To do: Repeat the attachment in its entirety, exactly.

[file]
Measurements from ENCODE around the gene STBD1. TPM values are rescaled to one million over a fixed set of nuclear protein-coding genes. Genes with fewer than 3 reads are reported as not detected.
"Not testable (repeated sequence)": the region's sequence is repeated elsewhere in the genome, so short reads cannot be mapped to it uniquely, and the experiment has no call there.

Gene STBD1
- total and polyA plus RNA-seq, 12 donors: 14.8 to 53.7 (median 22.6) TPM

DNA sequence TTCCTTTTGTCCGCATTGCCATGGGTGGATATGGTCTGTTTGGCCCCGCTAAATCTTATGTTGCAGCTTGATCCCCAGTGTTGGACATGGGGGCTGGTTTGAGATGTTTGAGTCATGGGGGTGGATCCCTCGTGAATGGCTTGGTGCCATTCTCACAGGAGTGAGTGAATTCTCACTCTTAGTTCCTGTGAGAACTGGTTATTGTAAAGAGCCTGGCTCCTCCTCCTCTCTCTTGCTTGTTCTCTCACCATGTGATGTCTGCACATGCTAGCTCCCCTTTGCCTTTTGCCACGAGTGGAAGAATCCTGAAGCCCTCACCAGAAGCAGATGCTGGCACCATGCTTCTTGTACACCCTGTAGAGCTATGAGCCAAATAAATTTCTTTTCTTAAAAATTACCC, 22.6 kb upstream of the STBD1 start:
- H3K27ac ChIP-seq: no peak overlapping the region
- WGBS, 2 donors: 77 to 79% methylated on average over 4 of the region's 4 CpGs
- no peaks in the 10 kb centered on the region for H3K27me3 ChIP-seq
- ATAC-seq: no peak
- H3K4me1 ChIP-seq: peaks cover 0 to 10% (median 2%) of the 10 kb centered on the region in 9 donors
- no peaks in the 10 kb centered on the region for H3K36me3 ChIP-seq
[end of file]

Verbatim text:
Measurements from ENCODE around the gene STBD1. TPM values are rescaled to one million over a fixed set of nuclear protein-coding genes. Genes with fewer than 3 reads are reported as not detected.
"Not testable (repeated sequence)": the region's sequence is repeated elsewhere in the genome, so short reads cannot be mapped to it uniquely, and the experiment has no call there.

Gene STBD1
- total and polyA plus RNA-seq, 12 donors: 14.8 to 53.7 (median 22.6) TPM

DNA sequence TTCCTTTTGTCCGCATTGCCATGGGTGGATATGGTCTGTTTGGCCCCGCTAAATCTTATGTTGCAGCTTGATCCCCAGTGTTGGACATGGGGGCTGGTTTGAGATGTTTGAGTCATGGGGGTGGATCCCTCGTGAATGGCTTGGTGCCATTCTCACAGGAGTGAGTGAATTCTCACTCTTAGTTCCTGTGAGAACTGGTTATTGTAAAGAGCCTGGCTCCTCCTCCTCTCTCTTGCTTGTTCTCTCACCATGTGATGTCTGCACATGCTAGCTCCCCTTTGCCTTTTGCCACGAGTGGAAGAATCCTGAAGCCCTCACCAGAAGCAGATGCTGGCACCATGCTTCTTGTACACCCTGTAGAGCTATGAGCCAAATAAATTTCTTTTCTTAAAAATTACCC, 22.6 kb upstream of the STBD1 start:
- H3K27ac ChIP-seq: no peak overlapping the region
- WGBS, 2 donors: 77 to 79% methylated on average over 4 of the region's 4 CpGs
- no peaks in the 10 kb centered on the region for H3K27me3 ChIP-seq
- ATAC-seq: no peak
- H3K4me1 ChIP-seq: peaks cover 0 to 10% (median 2%) of the 10 kb centered on the region in 9 donors
- no peaks in the 10 kb centered on the region for H3K36me3 ChIP-seq